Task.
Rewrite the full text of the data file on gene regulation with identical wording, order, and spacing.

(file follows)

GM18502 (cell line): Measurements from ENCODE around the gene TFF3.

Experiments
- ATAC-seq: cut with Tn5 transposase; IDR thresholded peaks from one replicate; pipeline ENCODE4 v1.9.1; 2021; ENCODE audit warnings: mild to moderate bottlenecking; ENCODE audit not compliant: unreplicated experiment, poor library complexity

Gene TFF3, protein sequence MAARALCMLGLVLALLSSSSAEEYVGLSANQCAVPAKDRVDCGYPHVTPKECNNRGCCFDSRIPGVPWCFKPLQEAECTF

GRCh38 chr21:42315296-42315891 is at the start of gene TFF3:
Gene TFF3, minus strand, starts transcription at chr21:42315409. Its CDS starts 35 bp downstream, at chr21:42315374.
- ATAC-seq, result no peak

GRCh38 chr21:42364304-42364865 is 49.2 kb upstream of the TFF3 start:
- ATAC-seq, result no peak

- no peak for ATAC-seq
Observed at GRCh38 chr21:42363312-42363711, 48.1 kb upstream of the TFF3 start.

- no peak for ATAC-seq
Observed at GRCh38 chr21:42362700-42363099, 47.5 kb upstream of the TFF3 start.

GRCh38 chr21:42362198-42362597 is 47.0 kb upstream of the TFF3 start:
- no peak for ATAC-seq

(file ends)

GM18502 (cell line): Measurements from ENCODE around the gene TFF3.

Experiments
- ATAC-seq: cut with Tn5 transposase; IDR thresholded peaks from one replicate; pipeline ENCODE4 v1.9.1; 2021; ENCODE audit warnings: mild to moderate bottlenecking; ENCODE audit not compliant: unreplicated experiment, poor library complexity

Gene TFF3, protein sequence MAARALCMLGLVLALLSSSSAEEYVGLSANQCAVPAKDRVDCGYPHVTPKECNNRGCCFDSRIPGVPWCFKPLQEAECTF

GRCh38 chr21:42315296-42315891 is at the start of gene TFF3:
Gene TFF3, minus strand, starts transcription at chr21:42315409. Its CDS starts 35 bp downstream, at chr21:42315374.
- ATAC-seq, result no peak

GRCh38 chr21:42364304-42364865 is 49.2 kb upstream of the TFF3 start:
- ATAC-seq, result no peak

- no peak for ATAC-seq
Observed at GRCh38 chr21:42363312-42363711, 48.1 kb upstream of the TFF3 start.

- no peak for ATAC-seq
Observed at GRCh38 chr21:42362700-42363099, 47.5 kb upstream of the TFF3 start.

GRCh38 chr21:42362198-42362597 is 47.0 kb upstream of the TFF3 start:
- no peak for ATAC-seq